Общественное расследование

Monitoring Rights in Chechen Region, a Month at a Time, The New York Times, September 24 2011

James Hill for The New York Times
From left, Mikhail Folyak, Dmitri Laptev and Vladislav Sadykov, a rights team in Grozny.

GROZNY, Russia — They never go out alone, and when they are in their small apartment here in the capital of Chechnya, a flat screen on the wall displays a continuous feed from security cameras in the hall and stairway outside.

When the three men squeeze into their little car, they can activate a video camera and microphone in case of trouble and push a small red button on their dashboard to transmit sound directly to their main office 900 miles away.

“It’s an internal rule,” said Vladislav Sadykov, 46, a lawyer who leads the group. “We always travel together. If you are alone, it is easier to kidnap and torture you. The pictures are for protection, and also in case they kill us it will be recorded.”

The three men make up the current shift in a rotation of visiting human rights investigators called the Joint Mobile Group, which has taken on kidnapping and torture cases in this Russian republic that it considers too dangerous for resident human rights workers to handle.

“All local human rights people here live in danger,” said Dmitri Laptev, 24, a lawyer who has been in Grozny for 45 days on his third rotation. “Their homes can be burned. Their children can be kidnapped.”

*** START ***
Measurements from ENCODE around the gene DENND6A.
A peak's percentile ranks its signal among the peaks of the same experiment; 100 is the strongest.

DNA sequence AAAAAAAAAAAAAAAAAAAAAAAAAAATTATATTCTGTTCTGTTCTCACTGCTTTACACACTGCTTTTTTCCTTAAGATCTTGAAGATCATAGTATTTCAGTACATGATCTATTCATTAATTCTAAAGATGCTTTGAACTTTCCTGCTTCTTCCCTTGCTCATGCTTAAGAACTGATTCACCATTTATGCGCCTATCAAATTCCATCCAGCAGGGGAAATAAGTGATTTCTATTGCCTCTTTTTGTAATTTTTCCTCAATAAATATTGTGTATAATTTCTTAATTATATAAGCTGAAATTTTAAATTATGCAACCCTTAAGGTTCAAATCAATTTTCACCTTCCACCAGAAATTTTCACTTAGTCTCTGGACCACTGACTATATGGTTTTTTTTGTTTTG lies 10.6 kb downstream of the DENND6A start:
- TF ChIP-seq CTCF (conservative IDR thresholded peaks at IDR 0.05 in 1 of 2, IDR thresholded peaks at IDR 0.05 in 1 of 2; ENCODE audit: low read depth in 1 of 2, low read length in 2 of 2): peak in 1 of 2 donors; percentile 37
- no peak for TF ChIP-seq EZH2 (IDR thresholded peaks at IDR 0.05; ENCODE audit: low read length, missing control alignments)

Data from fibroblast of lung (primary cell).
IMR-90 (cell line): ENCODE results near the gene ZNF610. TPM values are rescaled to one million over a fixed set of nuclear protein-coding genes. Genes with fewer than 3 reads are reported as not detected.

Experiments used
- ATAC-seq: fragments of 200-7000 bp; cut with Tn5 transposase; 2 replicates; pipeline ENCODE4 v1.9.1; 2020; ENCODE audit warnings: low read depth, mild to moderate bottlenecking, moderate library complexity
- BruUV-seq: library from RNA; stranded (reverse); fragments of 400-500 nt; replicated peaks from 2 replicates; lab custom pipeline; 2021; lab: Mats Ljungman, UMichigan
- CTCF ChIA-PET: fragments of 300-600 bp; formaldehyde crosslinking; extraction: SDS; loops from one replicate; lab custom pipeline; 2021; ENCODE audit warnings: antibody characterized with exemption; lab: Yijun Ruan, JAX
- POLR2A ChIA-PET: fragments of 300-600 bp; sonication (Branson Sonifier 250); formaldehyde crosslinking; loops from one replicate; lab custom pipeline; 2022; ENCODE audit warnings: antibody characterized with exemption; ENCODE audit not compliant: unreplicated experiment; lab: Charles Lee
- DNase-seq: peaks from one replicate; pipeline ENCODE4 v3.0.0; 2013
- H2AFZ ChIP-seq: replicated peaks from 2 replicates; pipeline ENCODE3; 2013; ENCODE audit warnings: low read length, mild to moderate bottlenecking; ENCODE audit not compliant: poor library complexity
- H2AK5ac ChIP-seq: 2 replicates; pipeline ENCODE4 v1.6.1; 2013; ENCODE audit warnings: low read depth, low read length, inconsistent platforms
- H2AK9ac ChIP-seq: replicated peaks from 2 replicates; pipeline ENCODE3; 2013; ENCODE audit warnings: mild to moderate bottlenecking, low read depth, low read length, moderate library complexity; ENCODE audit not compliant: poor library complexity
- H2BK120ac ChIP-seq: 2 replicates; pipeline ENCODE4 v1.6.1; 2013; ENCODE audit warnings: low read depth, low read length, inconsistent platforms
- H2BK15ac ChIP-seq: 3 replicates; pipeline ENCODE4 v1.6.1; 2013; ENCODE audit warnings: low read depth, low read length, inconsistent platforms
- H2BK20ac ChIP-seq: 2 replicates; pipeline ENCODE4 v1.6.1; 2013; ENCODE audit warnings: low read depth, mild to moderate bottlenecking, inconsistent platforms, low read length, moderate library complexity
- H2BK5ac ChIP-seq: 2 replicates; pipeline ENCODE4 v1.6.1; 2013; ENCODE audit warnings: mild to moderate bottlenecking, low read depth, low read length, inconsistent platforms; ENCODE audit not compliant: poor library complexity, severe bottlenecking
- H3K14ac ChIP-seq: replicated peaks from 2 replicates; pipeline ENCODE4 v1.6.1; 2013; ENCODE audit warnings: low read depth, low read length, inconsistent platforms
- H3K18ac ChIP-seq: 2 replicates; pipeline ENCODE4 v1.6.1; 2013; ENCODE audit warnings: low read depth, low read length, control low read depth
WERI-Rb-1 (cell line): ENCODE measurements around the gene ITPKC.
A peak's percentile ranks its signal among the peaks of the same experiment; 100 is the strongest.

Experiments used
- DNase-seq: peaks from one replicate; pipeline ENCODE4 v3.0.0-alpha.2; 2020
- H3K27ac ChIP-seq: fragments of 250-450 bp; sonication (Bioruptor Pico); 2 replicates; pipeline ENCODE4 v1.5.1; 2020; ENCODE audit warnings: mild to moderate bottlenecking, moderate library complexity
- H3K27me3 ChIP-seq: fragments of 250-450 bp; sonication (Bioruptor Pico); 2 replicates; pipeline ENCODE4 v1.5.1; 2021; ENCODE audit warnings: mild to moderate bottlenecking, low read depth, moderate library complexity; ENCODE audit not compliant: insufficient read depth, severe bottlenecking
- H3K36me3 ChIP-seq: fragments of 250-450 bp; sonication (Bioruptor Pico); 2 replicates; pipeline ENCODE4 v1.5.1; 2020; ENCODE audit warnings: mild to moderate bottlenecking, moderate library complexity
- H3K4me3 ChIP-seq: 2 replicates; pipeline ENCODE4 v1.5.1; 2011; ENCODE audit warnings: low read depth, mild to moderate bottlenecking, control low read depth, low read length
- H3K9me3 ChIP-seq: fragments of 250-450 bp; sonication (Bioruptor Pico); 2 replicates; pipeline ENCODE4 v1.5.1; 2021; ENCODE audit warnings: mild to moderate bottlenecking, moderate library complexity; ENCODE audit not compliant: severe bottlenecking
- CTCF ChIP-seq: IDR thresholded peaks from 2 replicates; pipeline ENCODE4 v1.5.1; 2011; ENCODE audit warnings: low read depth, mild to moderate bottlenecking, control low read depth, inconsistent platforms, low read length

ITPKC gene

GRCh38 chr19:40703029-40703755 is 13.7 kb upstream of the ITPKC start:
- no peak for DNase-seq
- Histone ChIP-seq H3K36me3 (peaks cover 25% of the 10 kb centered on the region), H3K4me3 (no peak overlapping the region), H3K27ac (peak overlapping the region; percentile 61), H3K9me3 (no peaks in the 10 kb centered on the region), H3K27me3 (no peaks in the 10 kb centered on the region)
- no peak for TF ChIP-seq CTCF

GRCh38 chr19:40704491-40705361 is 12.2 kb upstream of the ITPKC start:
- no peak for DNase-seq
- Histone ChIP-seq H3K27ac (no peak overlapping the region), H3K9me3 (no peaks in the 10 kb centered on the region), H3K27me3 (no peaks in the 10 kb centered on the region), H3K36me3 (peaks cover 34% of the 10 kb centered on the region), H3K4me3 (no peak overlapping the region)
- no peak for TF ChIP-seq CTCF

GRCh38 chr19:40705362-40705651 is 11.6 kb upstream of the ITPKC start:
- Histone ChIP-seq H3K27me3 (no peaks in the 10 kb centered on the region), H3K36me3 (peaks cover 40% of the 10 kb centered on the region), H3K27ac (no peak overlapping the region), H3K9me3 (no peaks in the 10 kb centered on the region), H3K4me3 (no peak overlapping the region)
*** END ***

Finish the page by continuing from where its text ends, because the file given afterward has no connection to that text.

The separatist war is mostly over in Chechnya, but kidnappings and extrajudicial killings continue in a more targeted way against people who support the rebels or speak out against the government of the Chechen leader, Ramzan A. Kadyrov, human rights groups say.

“When you talk to ordinary people, you are shocked to see how afraid they are,” Mr. Laptev said.

The human rights group Memorial said its monitors were finding it more difficult to do their work, partly because victims and their relatives have become more frightened than in the past about reporting abuses.

“The kidnapping goes on without fear,” said Mr. Sadykov, who is here on his fourth tour. “They do it openly. They show that they are with law enforcement, and law enforcement leaves them alone.”

He added: “It’s simple work, no investigation, no documents, no legal steps. Just seize someone and take him away.”

The Joint Mobile Group, with its main office in Nizhny Novgorod, recruits lawyers and investigators from human rights organizations around the country to work in teams of three in Chechnya for a month or more.

In May, the group was recognized for its work in bringing human rights abuses to light with the annual Front Line Award for Human Rights Defenders at Risk by Front Line, a Dublin-based group that advocates on behalf of human rights investigators.

“We work like investigators, looking at pictures, talking to witnesses,” Mr. Sadykov said. “We do all this the way it should be done, though we have no official standing. We get evidence and then we ask official organs to make their own investigation.”

The team’s work sometimes bears fruit, he said, and charges have been brought against some law enforcement officers.

The Joint Mobile Group was founded in 2009 after the abduction and killing of Natalya Estemirova, a local researcher for Memorial who was one of the most persistent and best-known activists in Chechnya.

Two of Ms. Estemirova’s colleagues at Memorial were evacuated and one who worked closely with her moved to Norway.